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About Incorruptibles

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From The Cure' of Ars, St. Jean-Marie-Baptiste Vianney, According to the Acts of the Process of Canonization and Numerous Hitherto Unpublished Documents By Abbe Francis Trochu

[Note: St. John Vianney died on August 4, 1859. His body was exhumed on June 17, 1904 because of his impending beatification. It was found intact.] When, on April 2,1905, the old men of Ars, who had known M. Vianney well, were shown the relic as it is seen today by pilgrims, they burst into tears and exclaimed with one voice: "Oh, how truly like him!"

From The Incorruptibles; A Study of the Incorruption of the Bodies of Various Catholic Saints and Beati By Joan Carroll Cruz

[Cruz details 102 cases of incorruptibles in her book.] Preserved bodies found in countries around the world can be divided into three classifications: the deliberately preserved, the accidentally preserved, and the incorruptibles. Specimens of the accidentally or naturally preserved were found even before Egyptian Pharoah times, when the art of embalming originated, producing for the first time the deliberately treated mummies which have survived for as many as three thousand years. The incorruptibles, however, have existed only since early Christian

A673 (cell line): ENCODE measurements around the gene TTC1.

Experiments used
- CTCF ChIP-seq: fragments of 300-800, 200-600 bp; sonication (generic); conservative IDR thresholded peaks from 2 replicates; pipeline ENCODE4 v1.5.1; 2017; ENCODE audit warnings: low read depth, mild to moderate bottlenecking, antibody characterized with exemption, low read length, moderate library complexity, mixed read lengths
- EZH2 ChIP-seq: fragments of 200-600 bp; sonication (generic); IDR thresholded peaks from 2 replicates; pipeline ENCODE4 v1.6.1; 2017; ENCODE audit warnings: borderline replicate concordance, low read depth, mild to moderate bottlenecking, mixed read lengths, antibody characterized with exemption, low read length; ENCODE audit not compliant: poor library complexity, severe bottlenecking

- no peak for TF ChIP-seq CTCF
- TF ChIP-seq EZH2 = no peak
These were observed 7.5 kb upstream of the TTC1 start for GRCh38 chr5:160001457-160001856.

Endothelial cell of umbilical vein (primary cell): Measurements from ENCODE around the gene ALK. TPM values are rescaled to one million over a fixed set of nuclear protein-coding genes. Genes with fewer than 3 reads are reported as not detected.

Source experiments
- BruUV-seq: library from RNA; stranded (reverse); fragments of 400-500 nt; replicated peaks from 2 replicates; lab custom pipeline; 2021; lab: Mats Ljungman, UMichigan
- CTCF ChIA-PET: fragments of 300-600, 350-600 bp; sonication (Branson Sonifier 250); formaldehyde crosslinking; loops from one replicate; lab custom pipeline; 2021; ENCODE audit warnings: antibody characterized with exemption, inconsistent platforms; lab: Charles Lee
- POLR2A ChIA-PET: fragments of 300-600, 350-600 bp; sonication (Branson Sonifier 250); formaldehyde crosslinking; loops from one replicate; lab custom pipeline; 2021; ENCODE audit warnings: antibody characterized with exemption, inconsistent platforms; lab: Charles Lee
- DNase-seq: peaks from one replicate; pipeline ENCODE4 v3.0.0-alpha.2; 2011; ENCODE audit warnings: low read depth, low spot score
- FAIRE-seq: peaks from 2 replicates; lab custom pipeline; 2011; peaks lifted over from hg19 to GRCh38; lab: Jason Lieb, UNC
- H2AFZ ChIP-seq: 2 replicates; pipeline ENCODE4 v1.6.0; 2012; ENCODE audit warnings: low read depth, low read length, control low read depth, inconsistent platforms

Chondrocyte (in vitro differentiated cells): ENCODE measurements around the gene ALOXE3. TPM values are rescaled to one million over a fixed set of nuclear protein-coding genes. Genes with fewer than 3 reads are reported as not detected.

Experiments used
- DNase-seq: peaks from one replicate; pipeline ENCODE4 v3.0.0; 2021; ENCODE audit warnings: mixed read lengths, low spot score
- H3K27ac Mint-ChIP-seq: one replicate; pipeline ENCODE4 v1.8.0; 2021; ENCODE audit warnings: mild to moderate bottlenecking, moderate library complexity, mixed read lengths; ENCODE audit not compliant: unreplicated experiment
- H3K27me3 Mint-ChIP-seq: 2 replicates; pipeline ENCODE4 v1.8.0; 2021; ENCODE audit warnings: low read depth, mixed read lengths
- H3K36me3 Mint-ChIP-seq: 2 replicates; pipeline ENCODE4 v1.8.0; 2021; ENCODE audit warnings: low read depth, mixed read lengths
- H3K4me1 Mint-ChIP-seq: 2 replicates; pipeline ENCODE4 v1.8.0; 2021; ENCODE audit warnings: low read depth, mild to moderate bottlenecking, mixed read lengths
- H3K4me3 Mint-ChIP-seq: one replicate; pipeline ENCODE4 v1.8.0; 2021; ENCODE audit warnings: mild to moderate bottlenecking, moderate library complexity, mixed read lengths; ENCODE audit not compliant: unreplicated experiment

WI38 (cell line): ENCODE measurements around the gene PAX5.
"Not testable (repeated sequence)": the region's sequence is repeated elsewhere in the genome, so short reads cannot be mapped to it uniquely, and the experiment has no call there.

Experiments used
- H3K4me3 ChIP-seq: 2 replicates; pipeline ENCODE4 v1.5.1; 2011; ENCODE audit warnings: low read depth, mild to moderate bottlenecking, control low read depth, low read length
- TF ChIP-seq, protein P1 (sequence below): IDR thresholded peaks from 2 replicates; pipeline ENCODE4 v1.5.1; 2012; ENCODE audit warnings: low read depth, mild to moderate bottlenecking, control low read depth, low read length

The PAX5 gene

days. Their preservations since that time have challenged the opinions of skeptics and contradicted and defied the laws of nature, all to the dismay of many examining physicians and the admiration of succeeding generations. The more carefully we consider the preservation of the incorruptibles, the more baffling does the subject become, for their conservation seems to be neither dependent on the manner of burial nor on the temperature or place of interment. Nor were they adversely affected by extended delays between the time of death and their burials, by moisture in the tombs, by rough handling, by frequent transferences, by covering with quicklime, or by their proximity to decaying corpses. The greater majority were never embalmed or treated in any manner, yet most were found lifelike, flexible, and sweetly scented many years after death, in sharp contrast to the specimens of the other two classifications above, who, without exception, were found stiff, discolored, and skeletal. The mystery of their preservations is further compounded by the observance of blood and clear oils--which have proceeded from a number of these holy relics--a phenomenon which again, needless to say, was never recorded with regard to the deliberately or accidentally preserved.